The end of summer is an exciting time for students as they connect with classmates, begin new classes, and continue to pursue education to achieve their goals. Unfortunately, it can be difficult to have that same optimism when looking towards my own future. I am an undocumented immigrant, meaning that nothing is certain for me. When I was a child, my family and I left Mexico and came to Colorado in search of a better life. If Congress fails to provide Dreamers like me with an earned pathway to citizenship, my hard work could be for nothing if I’m forced from my home here in the U.S. before I have the chance to truly begin my career. This is unfair and harmful to me and all Coloradans. We need change so that the hard work of thousands of undocumented immigrants in Colorado is not wasted.
I came to the U.S. in second grade, undocumented. I’m now 25 years old, and for the last nine years, I have endured a bureaucratic maze that may or may not lead towards U.S. citizenship. I still await my naturalization, but I hope that soon enough other immigrants can join me when our U.S. Congress finally creates a pathway to citizenship for millions like me.
Last week a federal judge declared Deferred Action for Childhood Arrivals (DACA), the Obama-era program that protects immigrants who were brought to the U.S. as children from deportation, unlawful. While the Biden administration has promised to appeal the decision, Colorado immigrant advocacy groups said the ruling illuminates the need for lasting immigration reform in Congress.
Three fraternity men, four “Dreamers” and a University of Colorado history professor were on stage Wednesday night in Boulder’s Dairy Arts Center.
Dozens of immigrant advocates rallied at the Ralph L. Carr Judicial Center in Downtown Denver Tuesday evening after the U.S. Supreme Court began considering the fate of hundreds of thousands of undocumented immigrants who were brought to the country as children and were protected from deportation by the Obama Administration, referred to as “Dreamers.”
Gardner, Who’s Apparently Undecided on Trump’s Emergency Declaration, Once Condemned Obama for “Circumvention of Congress”
U.S. Sen. Cory Gardner (R-CO), who’s currently deciding whether he supports Trump’s national-emergency declaration, once opposed an Obama action because Gardner thought it represented an unacceptable abuse of power by the president.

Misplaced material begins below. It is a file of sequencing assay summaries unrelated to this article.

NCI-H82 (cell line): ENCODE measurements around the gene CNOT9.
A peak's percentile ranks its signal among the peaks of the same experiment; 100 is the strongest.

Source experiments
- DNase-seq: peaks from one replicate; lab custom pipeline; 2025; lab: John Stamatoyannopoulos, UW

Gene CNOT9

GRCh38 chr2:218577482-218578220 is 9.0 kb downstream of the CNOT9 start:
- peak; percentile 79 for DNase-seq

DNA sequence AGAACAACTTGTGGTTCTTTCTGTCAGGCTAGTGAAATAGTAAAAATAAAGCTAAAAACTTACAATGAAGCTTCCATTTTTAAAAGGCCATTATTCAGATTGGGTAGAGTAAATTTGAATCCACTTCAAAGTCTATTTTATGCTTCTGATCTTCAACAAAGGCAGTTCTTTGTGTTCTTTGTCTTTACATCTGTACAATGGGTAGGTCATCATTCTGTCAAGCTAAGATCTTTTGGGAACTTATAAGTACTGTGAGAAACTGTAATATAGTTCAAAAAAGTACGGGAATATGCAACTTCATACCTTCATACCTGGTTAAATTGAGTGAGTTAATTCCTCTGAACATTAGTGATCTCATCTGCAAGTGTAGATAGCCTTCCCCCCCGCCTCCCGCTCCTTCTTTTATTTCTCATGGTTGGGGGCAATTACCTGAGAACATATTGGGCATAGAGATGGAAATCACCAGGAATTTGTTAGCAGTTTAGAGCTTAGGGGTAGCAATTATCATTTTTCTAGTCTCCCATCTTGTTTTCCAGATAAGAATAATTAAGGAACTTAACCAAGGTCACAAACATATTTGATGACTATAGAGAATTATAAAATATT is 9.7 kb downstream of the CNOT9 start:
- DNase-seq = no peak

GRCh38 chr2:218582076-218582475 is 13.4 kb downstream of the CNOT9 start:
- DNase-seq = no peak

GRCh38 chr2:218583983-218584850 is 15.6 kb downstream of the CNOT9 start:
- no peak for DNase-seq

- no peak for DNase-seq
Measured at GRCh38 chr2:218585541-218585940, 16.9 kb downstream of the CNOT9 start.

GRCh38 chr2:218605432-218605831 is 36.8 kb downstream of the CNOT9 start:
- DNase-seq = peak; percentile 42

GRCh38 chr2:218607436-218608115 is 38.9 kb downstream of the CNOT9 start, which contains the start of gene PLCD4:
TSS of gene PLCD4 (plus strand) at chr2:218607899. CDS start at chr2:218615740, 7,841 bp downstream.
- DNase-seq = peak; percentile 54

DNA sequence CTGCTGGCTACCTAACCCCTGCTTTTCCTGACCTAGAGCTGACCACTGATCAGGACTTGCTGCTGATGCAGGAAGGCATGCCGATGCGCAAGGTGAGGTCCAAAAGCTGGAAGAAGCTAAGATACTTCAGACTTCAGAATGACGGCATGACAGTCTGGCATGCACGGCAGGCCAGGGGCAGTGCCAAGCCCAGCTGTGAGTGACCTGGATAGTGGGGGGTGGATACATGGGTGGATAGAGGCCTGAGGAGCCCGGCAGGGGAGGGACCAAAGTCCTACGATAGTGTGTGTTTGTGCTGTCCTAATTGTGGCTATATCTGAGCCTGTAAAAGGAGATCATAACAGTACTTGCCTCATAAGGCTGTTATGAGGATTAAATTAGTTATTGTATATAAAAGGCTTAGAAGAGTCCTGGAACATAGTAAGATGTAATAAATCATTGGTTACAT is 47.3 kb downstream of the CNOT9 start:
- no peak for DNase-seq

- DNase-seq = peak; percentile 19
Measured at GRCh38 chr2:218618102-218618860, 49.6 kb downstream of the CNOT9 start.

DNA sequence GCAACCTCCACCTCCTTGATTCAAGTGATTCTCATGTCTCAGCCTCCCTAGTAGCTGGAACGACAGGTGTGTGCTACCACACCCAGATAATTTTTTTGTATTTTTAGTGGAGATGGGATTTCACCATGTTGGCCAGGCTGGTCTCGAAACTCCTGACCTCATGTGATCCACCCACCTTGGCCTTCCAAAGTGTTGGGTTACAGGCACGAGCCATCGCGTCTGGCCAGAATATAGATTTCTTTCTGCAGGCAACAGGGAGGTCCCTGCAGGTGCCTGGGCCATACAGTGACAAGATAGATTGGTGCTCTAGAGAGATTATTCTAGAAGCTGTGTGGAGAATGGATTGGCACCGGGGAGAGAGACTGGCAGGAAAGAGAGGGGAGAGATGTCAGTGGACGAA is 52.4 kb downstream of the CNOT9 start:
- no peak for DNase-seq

Over the past six weeks, since U.S. Rep. Mike Coffman (R-CO) promised to restart his efforts to collect signatures on a “discharge petition” to force the U.S. House of Representatives to vote on legislation that would temporarily protect some so-called Dreamers from deportation, Coffman has apparently failed to convince a single Congressman, Democrat or Republican, to sign it.
Coffman again promises to force vote on Bridge Act (temporary), not to be confused with the Dream Act (permanent)
U.S. Rep. Mike Coffman (R-CO) recommitted this week to force a House vote to protect Dreamers from deportation, if there is no legislative fix by March 5, when the program’s phaseout under Trump is complete.
Coffman backtracks on support for Dream Act, calling the bill “unrealistic” even though he’s voted repeatedly for Hail Mary legislation
During a raucous town hall meeting Tuesday, U.S. Rep. Mike Coffman (R-Aurora) backed off a pledge of support for the Dream Act, which he co-sponsored just last year.
Republican Congressman Mike Coffman grabbed headlines back in September for promising to force Republican leaders in the U.S. House to vote on his bill, called the BRIDGE Act, allowing Dreamers to remain in the U.S. for two more years, while Congress works out a permanent solution.